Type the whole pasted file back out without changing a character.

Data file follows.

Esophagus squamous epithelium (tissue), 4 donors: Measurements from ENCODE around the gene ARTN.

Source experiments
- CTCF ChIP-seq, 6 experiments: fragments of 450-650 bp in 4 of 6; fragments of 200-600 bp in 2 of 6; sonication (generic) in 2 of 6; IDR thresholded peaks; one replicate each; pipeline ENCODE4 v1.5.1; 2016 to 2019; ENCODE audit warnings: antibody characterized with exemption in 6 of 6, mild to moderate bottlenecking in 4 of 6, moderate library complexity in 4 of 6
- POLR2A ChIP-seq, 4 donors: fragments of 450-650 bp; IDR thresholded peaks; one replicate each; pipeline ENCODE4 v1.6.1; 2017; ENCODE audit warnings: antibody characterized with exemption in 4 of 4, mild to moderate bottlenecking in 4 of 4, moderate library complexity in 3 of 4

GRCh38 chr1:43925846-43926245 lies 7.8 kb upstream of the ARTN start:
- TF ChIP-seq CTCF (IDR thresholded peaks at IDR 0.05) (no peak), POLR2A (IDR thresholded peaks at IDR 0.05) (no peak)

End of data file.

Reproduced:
Esophagus squamous epithelium (tissue), 4 donors: Measurements from ENCODE around the gene ARTN.

Source experiments
- CTCF ChIP-seq, 6 experiments: fragments of 450-650 bp in 4 of 6; fragments of 200-600 bp in 2 of 6; sonication (generic) in 2 of 6; IDR thresholded peaks; one replicate each; pipeline ENCODE4 v1.5.1; 2016 to 2019; ENCODE audit warnings: antibody characterized with exemption in 6 of 6, mild to moderate bottlenecking in 4 of 6, moderate library complexity in 4 of 6
- POLR2A ChIP-seq, 4 donors: fragments of 450-650 bp; IDR thresholded peaks; one replicate each; pipeline ENCODE4 v1.6.1; 2017; ENCODE audit warnings: antibody characterized with exemption in 4 of 4, mild to moderate bottlenecking in 4 of 4, moderate library complexity in 3 of 4

GRCh38 chr1:43925846-43926245 lies 7.8 kb upstream of the ARTN start:
- TF ChIP-seq CTCF (IDR thresholded peaks at IDR 0.05) (no peak), POLR2A (IDR thresholded peaks at IDR 0.05) (no peak)